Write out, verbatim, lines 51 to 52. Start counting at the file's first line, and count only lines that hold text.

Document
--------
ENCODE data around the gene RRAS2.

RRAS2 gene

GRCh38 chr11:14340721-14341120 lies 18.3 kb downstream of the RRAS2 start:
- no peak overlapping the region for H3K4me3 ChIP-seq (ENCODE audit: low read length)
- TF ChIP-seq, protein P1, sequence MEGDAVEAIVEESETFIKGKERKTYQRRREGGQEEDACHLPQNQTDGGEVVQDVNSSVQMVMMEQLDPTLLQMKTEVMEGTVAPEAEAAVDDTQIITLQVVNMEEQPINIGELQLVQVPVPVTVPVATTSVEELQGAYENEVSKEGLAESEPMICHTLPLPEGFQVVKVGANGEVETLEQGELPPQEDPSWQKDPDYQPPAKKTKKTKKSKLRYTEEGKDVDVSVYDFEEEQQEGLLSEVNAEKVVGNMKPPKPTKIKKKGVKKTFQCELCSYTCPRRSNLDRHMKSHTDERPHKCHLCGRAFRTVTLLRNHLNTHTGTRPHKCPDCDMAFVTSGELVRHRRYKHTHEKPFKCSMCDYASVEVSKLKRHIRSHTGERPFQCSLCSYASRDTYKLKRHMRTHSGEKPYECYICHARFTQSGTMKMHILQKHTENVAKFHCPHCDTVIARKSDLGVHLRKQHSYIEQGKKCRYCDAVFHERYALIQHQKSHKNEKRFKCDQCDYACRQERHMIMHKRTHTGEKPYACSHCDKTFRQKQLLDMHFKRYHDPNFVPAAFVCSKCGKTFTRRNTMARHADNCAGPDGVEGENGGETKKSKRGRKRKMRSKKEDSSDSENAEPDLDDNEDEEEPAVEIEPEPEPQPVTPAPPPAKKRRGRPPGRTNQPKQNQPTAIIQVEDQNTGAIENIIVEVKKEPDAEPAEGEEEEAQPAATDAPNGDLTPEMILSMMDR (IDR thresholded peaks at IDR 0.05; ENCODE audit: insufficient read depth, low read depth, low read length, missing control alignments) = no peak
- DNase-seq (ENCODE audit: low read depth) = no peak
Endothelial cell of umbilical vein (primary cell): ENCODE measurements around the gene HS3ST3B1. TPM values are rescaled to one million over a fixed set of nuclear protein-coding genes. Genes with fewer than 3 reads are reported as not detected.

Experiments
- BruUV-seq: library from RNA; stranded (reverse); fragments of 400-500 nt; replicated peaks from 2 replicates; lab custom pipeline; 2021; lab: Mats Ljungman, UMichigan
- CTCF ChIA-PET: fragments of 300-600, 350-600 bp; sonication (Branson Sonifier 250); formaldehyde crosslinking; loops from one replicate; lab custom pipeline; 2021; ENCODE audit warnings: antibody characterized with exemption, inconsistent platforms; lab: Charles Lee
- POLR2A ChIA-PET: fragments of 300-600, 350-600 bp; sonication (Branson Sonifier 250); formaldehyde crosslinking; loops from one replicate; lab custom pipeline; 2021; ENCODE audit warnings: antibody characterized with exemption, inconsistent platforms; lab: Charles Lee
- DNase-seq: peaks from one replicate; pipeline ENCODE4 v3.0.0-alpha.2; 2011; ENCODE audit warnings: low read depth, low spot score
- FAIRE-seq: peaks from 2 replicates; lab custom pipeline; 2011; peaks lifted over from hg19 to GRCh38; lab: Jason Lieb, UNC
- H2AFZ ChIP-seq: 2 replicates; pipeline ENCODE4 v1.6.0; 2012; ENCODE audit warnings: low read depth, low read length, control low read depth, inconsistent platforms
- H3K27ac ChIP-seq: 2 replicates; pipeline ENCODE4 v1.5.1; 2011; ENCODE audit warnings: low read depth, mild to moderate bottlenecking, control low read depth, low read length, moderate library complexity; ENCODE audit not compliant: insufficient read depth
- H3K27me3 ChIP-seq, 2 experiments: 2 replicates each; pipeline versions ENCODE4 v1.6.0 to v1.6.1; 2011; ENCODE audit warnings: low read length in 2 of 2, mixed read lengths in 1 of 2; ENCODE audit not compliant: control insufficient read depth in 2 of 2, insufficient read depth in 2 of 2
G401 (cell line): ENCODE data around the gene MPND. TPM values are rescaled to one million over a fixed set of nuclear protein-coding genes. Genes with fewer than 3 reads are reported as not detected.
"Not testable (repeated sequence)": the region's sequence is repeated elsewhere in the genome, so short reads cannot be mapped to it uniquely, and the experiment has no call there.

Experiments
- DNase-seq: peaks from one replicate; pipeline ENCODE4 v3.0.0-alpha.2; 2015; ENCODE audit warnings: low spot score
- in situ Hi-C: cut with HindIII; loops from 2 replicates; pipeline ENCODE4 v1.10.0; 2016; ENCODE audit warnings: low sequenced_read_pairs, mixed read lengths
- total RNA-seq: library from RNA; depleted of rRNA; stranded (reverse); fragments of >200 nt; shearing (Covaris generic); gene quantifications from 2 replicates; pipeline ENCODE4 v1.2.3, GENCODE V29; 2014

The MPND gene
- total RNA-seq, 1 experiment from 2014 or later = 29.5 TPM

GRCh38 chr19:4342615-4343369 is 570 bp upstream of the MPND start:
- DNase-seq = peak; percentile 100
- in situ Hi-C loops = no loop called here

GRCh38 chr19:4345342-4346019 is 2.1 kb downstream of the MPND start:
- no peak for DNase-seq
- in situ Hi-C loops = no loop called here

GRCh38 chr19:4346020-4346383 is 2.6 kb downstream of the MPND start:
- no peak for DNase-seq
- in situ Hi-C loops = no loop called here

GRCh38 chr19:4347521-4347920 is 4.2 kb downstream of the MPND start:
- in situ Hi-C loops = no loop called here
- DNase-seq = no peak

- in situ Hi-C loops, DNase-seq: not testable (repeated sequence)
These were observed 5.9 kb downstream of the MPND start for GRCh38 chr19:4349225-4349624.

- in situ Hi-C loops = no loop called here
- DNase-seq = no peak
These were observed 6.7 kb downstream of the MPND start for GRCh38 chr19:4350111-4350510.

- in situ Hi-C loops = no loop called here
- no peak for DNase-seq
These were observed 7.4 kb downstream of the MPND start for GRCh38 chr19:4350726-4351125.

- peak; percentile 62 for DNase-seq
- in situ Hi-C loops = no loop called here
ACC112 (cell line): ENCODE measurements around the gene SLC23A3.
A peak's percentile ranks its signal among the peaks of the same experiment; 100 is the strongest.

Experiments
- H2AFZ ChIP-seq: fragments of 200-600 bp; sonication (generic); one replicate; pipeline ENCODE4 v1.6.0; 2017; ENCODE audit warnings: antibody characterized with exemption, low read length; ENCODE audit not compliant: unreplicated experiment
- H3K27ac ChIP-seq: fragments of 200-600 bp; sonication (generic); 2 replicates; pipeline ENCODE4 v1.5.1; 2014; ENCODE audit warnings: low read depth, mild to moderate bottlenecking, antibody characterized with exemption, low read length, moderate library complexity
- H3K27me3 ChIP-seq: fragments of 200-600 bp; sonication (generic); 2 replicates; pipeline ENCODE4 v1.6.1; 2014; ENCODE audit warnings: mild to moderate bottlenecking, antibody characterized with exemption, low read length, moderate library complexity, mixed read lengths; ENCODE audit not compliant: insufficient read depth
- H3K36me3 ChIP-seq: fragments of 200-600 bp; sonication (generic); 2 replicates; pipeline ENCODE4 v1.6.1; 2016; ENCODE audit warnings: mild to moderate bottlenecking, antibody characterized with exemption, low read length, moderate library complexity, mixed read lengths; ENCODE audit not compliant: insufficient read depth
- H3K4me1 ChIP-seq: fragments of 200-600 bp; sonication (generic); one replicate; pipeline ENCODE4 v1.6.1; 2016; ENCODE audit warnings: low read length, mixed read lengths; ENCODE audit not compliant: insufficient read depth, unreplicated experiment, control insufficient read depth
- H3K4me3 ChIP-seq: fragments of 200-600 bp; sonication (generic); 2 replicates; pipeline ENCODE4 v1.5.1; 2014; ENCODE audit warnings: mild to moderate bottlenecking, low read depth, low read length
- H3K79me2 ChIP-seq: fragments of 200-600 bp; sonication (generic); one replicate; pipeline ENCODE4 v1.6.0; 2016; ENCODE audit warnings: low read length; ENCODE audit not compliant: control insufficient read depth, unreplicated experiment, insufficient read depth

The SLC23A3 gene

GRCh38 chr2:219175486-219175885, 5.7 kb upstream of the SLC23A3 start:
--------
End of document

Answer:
- H3K27ac ChIP-seq: fragments of 200-600 bp; sonication (generic); 2 replicates; pipeline ENCODE4 v1.5.1; 2014; ENCODE audit warnings: low read depth, mild to moderate bottlenecking, antibody characterized with exemption, low read length, moderate library complexity
- H3K27me3 ChIP-seq: fragments of 200-600 bp; sonication (generic); 2 replicates; pipeline ENCODE4 v1.6.1; 2014; ENCODE audit warnings: mild to moderate bottlenecking, antibody characterized with exemption, low read length, moderate library complexity, mixed read lengths; ENCODE audit not compliant: insufficient read depth